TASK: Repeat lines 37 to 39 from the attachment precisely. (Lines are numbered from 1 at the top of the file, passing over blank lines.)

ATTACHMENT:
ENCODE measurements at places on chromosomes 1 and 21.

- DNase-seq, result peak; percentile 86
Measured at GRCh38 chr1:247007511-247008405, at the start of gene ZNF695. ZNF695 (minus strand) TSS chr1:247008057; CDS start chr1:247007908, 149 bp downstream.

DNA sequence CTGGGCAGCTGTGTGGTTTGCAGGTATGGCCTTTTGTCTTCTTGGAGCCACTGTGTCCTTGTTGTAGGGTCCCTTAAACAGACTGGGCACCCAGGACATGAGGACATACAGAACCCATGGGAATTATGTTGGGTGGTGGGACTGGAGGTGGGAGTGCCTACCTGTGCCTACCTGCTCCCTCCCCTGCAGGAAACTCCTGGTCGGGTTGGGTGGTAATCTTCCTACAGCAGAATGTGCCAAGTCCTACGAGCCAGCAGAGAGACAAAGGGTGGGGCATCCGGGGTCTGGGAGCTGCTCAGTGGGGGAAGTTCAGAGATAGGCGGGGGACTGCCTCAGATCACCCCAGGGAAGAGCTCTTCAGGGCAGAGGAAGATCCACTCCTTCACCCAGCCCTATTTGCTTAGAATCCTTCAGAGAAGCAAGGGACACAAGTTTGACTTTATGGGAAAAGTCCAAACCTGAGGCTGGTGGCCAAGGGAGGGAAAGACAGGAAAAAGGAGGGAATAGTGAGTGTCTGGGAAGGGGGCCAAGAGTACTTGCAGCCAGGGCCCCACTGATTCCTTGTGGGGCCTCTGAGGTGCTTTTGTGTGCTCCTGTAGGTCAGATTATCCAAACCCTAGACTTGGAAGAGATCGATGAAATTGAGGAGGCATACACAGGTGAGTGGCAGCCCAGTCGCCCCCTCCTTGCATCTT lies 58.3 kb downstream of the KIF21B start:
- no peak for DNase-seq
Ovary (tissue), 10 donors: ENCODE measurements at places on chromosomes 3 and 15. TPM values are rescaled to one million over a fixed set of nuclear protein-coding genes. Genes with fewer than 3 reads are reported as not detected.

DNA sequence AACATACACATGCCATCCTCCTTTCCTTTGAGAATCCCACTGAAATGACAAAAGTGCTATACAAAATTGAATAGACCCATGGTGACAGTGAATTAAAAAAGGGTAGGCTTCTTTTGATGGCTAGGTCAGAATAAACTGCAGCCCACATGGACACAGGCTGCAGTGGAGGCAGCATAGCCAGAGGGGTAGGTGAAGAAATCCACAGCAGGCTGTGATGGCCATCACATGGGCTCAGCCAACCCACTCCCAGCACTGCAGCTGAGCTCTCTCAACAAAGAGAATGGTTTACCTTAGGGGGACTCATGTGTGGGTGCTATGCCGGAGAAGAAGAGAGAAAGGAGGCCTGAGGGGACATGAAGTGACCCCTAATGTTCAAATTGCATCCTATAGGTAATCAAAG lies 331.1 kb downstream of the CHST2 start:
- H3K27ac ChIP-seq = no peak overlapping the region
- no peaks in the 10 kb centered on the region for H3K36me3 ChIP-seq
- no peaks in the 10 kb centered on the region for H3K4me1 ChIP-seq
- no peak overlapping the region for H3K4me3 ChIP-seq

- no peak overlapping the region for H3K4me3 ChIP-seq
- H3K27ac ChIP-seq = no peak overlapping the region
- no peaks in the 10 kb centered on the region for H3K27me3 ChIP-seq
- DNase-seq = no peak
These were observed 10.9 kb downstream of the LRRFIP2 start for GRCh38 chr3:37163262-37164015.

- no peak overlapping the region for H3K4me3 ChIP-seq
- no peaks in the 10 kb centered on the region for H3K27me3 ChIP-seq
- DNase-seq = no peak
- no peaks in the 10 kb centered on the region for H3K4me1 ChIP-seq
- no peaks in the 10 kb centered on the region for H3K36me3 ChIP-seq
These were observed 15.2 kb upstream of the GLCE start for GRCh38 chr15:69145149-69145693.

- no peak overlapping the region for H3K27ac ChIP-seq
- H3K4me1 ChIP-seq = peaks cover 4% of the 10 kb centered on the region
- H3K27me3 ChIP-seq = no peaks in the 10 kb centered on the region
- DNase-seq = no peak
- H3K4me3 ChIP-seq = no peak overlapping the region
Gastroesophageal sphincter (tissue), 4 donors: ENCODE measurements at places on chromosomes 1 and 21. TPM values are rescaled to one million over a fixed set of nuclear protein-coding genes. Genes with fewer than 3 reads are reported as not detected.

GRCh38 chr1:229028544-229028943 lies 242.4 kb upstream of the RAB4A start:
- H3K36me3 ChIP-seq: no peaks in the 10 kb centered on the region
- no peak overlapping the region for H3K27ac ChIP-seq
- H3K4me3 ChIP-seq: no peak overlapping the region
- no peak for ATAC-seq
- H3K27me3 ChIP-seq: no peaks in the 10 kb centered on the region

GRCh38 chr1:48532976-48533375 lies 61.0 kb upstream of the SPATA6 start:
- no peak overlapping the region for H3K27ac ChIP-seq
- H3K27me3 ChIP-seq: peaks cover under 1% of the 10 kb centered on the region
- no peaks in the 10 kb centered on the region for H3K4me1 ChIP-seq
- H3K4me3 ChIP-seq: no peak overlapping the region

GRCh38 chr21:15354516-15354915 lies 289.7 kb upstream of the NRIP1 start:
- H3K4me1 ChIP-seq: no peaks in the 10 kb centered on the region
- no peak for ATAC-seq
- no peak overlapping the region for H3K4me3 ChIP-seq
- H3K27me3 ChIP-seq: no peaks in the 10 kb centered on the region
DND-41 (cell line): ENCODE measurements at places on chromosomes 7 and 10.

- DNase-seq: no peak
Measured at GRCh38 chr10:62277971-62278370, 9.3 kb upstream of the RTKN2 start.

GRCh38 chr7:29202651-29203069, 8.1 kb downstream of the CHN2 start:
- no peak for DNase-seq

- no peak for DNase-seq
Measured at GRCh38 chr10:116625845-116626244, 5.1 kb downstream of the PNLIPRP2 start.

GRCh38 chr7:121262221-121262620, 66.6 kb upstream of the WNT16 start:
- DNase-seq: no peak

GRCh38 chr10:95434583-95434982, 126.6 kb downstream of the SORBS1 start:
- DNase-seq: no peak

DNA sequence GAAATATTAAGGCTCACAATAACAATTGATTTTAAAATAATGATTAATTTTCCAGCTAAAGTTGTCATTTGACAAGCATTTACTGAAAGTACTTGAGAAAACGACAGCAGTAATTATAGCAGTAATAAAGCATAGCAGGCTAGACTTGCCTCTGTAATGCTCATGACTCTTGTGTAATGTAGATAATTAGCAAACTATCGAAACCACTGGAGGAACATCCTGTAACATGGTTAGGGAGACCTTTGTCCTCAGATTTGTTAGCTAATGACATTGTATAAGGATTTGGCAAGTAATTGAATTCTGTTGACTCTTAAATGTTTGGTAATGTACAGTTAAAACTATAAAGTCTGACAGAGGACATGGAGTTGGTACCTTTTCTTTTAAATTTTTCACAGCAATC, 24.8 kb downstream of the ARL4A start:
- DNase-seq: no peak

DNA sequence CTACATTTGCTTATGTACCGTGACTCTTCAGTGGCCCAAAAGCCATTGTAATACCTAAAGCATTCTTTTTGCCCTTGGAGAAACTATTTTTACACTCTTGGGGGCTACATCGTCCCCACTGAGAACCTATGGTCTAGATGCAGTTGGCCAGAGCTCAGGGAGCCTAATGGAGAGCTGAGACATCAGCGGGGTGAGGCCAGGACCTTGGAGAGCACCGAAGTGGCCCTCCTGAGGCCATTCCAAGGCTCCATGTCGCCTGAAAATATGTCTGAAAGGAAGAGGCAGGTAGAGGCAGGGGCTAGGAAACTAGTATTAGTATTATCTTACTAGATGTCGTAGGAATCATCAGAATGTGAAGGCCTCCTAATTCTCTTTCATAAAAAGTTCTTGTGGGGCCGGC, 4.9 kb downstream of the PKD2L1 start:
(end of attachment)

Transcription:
- H3K27me3 ChIP-seq: peaks cover under 1% of the 10 kb centered on the region
- no peaks in the 10 kb centered on the region for H3K4me1 ChIP-seq
- H3K4me3 ChIP-seq: no peak overlapping the region